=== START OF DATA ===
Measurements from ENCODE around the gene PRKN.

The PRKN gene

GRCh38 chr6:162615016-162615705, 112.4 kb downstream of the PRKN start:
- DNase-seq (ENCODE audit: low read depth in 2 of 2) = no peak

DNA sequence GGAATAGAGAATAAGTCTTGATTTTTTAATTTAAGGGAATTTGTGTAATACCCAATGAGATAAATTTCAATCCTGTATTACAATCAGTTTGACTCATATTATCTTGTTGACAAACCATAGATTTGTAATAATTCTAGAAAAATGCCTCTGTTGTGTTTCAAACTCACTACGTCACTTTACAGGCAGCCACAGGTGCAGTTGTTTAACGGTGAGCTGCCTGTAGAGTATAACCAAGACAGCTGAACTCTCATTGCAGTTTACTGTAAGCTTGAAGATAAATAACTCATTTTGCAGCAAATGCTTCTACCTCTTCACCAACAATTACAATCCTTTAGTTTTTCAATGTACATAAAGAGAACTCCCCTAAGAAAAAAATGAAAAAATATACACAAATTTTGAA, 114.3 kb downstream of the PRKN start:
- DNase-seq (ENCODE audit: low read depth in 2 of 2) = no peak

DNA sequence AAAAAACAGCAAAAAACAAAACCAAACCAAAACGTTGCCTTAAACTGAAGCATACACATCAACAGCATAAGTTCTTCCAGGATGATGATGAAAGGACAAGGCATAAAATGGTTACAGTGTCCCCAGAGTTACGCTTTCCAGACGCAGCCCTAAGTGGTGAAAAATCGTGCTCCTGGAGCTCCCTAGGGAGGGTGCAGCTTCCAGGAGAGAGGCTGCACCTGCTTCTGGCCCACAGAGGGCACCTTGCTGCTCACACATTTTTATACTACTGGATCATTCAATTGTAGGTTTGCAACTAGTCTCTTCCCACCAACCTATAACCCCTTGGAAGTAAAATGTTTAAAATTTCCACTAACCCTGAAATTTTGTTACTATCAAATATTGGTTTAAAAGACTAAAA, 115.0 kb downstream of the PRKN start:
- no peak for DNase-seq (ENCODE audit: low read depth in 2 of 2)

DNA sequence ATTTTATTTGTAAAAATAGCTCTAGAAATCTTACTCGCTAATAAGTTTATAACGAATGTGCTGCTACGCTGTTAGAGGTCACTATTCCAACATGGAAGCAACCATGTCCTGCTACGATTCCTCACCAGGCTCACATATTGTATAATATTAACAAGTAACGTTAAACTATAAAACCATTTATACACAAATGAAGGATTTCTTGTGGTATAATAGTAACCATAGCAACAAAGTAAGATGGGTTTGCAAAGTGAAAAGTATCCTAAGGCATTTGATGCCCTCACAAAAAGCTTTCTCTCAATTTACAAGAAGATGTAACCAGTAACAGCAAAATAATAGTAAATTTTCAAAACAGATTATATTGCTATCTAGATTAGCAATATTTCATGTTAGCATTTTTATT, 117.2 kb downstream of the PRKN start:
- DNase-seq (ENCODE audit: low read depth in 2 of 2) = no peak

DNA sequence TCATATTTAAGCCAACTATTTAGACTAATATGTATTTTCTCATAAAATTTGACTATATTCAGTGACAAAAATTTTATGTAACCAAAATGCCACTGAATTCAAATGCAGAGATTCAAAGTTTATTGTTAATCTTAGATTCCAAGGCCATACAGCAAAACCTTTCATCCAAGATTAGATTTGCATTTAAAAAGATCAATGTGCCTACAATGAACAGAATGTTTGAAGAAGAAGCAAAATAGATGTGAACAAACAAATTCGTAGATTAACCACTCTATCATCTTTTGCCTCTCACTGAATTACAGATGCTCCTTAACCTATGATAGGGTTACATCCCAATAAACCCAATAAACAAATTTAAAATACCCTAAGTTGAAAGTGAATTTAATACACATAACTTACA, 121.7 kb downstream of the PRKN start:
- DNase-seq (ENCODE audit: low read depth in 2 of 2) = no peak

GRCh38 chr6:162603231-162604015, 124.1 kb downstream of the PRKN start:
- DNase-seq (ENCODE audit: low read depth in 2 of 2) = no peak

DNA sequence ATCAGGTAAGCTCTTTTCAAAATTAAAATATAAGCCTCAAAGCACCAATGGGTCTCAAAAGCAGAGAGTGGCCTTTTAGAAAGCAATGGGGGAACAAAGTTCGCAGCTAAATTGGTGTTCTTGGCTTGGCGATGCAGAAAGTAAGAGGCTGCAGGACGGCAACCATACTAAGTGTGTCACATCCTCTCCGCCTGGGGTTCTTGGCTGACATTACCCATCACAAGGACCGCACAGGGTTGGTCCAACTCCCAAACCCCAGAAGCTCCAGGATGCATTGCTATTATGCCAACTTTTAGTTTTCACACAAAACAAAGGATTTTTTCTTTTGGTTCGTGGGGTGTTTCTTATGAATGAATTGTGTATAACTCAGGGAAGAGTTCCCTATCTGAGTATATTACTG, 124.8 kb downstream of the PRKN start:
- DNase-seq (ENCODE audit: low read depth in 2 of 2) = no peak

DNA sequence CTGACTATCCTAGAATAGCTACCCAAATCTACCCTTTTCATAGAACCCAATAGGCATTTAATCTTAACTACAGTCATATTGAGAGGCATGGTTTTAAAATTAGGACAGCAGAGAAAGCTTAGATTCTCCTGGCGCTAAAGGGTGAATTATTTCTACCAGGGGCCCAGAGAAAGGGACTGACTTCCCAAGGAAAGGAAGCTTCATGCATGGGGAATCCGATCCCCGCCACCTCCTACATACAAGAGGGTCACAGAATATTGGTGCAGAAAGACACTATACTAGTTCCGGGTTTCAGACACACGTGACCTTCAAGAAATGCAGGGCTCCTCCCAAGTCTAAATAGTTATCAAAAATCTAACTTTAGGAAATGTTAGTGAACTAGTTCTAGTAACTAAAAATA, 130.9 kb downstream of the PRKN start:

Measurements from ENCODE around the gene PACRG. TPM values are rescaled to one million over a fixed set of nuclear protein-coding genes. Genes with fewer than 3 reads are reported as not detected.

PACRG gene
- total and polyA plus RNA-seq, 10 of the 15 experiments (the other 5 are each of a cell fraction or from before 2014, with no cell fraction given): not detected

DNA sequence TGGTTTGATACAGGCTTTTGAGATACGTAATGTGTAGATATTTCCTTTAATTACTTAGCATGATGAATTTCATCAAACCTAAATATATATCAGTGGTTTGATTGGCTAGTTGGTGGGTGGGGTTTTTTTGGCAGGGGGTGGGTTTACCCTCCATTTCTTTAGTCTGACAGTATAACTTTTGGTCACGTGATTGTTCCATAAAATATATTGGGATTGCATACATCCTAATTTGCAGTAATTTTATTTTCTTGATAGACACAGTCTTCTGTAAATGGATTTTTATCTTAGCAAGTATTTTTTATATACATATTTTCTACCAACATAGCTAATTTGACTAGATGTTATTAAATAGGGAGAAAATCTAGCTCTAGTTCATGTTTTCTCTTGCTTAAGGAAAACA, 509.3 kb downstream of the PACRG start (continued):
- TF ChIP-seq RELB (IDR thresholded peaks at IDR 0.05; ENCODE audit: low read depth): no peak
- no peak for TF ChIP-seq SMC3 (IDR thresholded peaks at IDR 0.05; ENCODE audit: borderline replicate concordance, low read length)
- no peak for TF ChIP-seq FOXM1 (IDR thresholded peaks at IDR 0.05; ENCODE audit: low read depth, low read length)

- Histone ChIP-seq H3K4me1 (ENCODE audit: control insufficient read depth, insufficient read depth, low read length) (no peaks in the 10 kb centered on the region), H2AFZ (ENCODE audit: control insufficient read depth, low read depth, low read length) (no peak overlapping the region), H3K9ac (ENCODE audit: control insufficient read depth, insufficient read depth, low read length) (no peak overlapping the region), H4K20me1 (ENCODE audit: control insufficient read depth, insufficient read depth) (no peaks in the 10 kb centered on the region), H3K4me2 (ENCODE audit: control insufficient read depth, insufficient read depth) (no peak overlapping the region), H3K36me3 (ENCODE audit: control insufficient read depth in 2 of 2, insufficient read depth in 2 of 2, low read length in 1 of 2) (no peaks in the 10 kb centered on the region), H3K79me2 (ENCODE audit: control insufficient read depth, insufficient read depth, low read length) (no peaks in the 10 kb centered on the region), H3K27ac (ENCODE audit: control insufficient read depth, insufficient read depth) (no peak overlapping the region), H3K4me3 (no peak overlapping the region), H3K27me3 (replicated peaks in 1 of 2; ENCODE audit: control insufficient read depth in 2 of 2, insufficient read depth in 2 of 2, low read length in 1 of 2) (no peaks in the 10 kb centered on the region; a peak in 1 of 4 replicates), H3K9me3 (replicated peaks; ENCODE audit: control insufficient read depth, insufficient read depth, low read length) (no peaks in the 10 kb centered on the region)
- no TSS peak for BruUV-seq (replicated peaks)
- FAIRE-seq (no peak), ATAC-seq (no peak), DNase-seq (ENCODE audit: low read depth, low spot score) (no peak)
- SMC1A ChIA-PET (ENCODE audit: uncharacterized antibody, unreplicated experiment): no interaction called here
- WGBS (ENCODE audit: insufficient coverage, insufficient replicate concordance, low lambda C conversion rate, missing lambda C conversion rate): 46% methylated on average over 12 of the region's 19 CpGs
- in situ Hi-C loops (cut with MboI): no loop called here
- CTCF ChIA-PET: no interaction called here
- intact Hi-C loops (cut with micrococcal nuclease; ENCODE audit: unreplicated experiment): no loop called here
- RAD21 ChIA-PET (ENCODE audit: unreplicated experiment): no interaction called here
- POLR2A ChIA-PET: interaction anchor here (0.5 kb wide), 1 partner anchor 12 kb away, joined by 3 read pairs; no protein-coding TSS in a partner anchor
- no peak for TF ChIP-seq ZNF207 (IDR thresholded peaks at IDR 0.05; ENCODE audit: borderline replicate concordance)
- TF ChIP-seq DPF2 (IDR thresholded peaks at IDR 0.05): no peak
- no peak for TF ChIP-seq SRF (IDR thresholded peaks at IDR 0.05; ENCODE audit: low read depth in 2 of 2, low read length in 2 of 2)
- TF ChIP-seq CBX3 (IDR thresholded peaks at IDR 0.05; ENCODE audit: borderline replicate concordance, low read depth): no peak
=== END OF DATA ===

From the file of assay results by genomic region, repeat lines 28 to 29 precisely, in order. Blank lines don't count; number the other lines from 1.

- SMC1A ChIA-PET (ENCODE audit: uncharacterized antibody, unreplicated experiment): no interaction called here
- WGBS (ENCODE audit: insufficient coverage, insufficient replicate concordance, low lambda C conversion rate, missing lambda C conversion rate): 46% methylated on average over 12 of the region's 19 CpGs